Well, these basically all have to do with not cramming, but that’s a pretty important message so I’m okay with that. There’s probably more but I can’t think of anything more, and I want to sleep so I can wake up early for the rest of the review.
My teacher has five children, alhamdulillah. Her concern over them is great, especially in regards to their hifdh of Qur’an. She brought them here from Egypt, and their quality of memorization has gone downhill from there. Keep in mind, them on their ‘bad’ days is probably you and I on our ‘good’ days, but hey. She tried finding them a teacher here, but because these Western teachers are used to Western students, they were basically not qualified to work with Ua’s born and bred Egyptian children. (Ever notice how many qurra of the Qur’an are from Egypt?) So they recite to a shaykh over skype, and let me tell you: if that shaykh could reach through the computer and give them a light beating every once in a while, I think he would…
So the other day, during one of my classes with her, Ua asks me to grab her phone from behind me, and she shows me this video.
My mouth literally fell open. “Take all of my kids and give me one of these!” Ua said to me.
I have been watching this video repeatedly since that session, to gain inspiration from Qari Najm Ath-Thaaqib, may Allah swt preserve him. This is what perfection, excellence, ihsaan looks like. I’ll also confess that in trying a new Visualization technique (learned from book about success), I have started visualizing that I am Qari Najm Ath-Thaaqib. Sounds weird I know. But it might work, the results have yet to come in.
❝The way to cure your [concentration during prayer] is to forcibly repel your soul to what you’re reading throughout the prayer and busying yourself with that, opposed to other things. This starts with preparing prior to beginning the prayer by completing anything that would busy you, diligently trying to clear your heart, reminding yourself of the afterlife, and the severity of standing in front of Allah and Him staring at you. And if that doesn’t subside your thoughts, then know, what you think about is what’s important to you and what you desire; therefore analyze those desires and cut those ties.❞
— Ahmed ibn Qudaamah Al-Maqdisi (d. 689 AH)
While I will leave the specifics for another time, inshaAllah, it will suffice for now to say: For months, I was a “bad student.” I don’t like to use such black-and-white terms, but I met every description of the infamous bad student that many of us have heard of. I began missing classes, something I never did before. When I did attend, I came unprepared. Either I did not complete my memorization for that week, or I did not complete the muraaji’ah (review), or I completed the review, but I did not review it well enough to pass the weekly exam. Funny thing about Qur’an Homework – you can never hide the fact that you didn’t do it. And I am so painfully aware of this that sometimes, I would make mistakes out of nervousness that I would get caught making mistakes! (How’s that for a brain-twist.)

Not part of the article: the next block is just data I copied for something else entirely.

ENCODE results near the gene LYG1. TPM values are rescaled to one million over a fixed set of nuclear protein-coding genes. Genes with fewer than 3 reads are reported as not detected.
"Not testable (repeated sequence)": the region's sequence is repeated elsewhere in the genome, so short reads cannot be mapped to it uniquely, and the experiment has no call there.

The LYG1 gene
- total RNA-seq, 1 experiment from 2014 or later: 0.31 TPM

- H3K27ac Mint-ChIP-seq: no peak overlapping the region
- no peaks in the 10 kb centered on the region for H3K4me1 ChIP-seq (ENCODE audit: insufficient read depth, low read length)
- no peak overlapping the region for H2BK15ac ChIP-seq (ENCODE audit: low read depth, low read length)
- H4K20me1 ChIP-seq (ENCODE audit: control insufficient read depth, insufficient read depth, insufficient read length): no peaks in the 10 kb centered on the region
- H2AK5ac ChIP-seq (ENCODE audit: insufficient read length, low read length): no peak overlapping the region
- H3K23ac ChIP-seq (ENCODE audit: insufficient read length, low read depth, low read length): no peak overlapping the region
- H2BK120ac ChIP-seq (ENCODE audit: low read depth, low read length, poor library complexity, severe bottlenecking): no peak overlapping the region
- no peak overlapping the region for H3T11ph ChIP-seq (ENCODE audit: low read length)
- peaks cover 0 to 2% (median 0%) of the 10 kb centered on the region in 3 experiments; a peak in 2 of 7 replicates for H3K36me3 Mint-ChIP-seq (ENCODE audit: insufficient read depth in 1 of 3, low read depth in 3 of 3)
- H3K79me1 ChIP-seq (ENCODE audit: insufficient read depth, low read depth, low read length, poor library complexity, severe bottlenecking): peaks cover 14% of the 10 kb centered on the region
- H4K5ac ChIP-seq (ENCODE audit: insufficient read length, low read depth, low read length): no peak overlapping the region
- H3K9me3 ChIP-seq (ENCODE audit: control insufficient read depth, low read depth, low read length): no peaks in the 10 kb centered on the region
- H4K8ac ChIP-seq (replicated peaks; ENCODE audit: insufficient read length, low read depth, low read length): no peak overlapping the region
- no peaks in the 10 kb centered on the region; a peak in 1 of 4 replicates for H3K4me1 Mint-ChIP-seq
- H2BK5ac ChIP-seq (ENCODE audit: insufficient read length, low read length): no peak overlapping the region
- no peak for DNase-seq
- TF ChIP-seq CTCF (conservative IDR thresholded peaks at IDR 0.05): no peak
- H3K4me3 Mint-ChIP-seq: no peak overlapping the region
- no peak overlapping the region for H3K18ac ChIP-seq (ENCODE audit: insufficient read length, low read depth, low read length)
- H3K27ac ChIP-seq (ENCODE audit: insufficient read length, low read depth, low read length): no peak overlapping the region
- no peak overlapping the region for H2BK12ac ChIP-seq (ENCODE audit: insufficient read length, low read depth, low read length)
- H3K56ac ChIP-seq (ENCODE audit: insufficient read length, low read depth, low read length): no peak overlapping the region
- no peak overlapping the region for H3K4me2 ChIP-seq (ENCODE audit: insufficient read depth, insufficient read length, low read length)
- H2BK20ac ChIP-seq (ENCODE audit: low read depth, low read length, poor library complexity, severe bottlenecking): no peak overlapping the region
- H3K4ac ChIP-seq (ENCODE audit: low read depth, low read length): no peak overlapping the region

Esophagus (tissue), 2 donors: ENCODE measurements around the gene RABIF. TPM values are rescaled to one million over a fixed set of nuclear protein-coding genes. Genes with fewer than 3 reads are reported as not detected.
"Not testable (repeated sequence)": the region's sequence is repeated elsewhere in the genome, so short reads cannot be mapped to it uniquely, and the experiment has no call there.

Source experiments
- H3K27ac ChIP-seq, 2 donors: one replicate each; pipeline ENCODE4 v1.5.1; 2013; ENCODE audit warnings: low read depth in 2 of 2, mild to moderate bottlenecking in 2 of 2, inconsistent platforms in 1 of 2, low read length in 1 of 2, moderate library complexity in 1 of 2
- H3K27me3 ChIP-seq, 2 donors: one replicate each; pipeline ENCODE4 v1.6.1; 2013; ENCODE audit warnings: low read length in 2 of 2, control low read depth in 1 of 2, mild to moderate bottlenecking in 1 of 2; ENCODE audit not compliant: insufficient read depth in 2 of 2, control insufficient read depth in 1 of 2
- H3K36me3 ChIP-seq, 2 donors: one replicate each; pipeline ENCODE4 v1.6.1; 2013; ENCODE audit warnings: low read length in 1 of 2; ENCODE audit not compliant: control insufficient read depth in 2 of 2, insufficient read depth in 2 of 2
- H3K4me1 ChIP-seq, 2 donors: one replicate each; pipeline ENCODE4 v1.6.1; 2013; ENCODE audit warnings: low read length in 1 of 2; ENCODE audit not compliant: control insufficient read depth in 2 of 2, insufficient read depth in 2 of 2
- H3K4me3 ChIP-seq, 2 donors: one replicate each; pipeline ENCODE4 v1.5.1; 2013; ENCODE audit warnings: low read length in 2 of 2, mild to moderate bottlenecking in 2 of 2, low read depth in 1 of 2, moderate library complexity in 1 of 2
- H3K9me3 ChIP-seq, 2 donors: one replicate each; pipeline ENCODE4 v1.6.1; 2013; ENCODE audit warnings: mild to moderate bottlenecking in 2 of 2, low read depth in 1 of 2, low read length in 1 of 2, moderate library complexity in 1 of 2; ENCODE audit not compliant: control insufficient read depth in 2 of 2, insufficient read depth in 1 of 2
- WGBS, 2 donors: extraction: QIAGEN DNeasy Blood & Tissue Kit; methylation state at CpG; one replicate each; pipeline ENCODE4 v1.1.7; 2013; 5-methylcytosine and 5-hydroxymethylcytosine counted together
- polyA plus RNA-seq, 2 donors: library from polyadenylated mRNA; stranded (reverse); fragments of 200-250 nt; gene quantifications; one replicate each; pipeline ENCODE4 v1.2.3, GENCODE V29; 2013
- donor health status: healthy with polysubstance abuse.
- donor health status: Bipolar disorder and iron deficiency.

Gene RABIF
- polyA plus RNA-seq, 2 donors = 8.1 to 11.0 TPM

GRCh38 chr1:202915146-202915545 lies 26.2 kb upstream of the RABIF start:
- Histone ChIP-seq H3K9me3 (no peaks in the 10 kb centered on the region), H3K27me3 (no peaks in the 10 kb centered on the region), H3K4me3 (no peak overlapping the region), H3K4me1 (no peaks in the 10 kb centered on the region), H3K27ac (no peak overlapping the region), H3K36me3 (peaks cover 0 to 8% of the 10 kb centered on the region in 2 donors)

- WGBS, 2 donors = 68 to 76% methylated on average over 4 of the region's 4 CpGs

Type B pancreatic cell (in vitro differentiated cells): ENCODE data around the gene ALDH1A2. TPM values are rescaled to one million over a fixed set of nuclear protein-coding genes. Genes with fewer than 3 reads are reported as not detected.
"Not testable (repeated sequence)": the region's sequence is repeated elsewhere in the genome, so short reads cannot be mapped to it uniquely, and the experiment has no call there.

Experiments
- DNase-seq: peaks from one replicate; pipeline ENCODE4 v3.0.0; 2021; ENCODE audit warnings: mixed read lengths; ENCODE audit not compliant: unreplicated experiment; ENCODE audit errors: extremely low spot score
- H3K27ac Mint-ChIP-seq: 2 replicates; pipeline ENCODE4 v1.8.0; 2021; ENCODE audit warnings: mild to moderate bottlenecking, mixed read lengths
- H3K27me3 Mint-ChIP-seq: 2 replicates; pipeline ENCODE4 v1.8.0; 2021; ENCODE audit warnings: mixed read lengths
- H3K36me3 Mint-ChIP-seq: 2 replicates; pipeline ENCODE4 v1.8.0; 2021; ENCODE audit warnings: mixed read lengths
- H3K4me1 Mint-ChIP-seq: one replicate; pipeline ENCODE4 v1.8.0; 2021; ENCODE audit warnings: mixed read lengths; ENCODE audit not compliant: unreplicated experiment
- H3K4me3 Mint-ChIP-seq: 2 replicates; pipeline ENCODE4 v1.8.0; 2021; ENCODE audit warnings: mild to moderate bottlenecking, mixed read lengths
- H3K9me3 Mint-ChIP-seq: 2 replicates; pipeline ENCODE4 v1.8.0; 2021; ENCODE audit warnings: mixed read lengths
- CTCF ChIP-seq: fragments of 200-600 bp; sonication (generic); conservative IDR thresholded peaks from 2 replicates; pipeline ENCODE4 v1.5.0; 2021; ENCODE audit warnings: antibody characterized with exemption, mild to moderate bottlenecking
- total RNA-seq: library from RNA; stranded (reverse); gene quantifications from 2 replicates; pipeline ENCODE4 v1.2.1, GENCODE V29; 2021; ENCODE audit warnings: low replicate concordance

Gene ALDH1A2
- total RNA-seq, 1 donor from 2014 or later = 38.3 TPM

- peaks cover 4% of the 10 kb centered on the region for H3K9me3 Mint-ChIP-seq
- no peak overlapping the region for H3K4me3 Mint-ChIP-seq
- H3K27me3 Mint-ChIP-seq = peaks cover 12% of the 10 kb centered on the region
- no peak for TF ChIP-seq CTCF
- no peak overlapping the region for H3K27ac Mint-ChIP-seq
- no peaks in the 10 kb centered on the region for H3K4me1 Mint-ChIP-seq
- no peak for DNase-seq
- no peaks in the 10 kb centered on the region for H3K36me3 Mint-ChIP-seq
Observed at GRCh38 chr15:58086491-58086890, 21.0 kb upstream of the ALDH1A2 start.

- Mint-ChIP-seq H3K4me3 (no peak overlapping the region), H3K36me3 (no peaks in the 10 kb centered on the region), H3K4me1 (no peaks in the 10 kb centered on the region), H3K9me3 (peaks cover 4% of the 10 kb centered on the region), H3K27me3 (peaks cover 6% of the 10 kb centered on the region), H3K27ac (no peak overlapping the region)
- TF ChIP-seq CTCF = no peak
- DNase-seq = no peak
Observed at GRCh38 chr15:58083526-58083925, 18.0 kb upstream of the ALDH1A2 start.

My teacher (let’s call her Ua) didn’t know what to do with me. So she would yell for a bit, and then she would offer me something to drink. May Allah swt preserve and bless her, she loves me so much and I don’t know why sometimes. But my poor performance continued. It was to the point that my behavior begged the question, Why do I keep going back to class? In a previous post, I mentioned that I never felt like quitting on hifdh. I have, since then, felt what it is like to toy with the possibility of quitting. It feels terrible.
It continued for months, and my teacher was watching the entire time. As she was observing me, however, I was also observing her. During the months that I was in a low period, Ua’s behavior towards me was also changing. Her expectations towards me were changing, even though she seemed to fight it. So while she didn’t like it, she wondered some weeks if I would come or not. My heart sunk the day that I rang her doorbell, only to hear her yell, “Who?!” She wasn’t expecting me. And even though she would be angry about it, she wasn’t surprised when I didn’t come with my homework or when I tripped through a surah that I obviously reviewed the day before. She began to give me less homework and would fight with me if I tried to ask for more. She also stopped teaching me tajweed rules as a class on the side, and the day I asked for a tajweed rule was the day when she refused and called me a “bad student.” But it was true.
Fast forward to today. Alhamdulillah, again for reasons I will not go into right now, things have begun to look up. I am completing my homework and passing my exams in Qur’an. I am attending regularly, and my efforts in Qur’an are slowly beginning to improve and show in my performance. And all praise and credit belongs to Allah swt.
My teacher was noticing the difference, and even remarked that, “I think you woke up.”
Well, it’s more of a process. I am waking up, walhamdulillah.
So all of this history made today all the more special. I didn’t have a perfect week. I didn’t review or memorize perfectly, and I made a few mistakes. But it was no where near as bad as before, and because she was comparing it to months of poor performance, she was impressed with me. I could tell. What happened from there? Her mood was lighter, and she was smiling more. She was asking me about mutashaabihaat (verses that are similar to each other) more. And that’s important because asking about mutashaabihaat is more difficult than just testing my recitation in other parts of the surah. This meant that she was expecting me to answer harder questions and to get them right. When I messed up, she was forgiving. And when I struggled through the last two pages (and clearly did not review them well) she said that she would test me on them next time. Two pages? Out of a twenty-one page surah. If she wanted she could have told me to review on my own, or she could have scolded me for it and let it go. But it was important to her that she test me on it, because she felt that that was important to me. When she gave me new pages to memorize, she took her time and slowly went through the ayaat with me, pausing at every difficult word or ayah. She would recite it, and I would repeat after her, and three pages took well over a half an hour (my estimation) because of how much care she was giving to details. Why?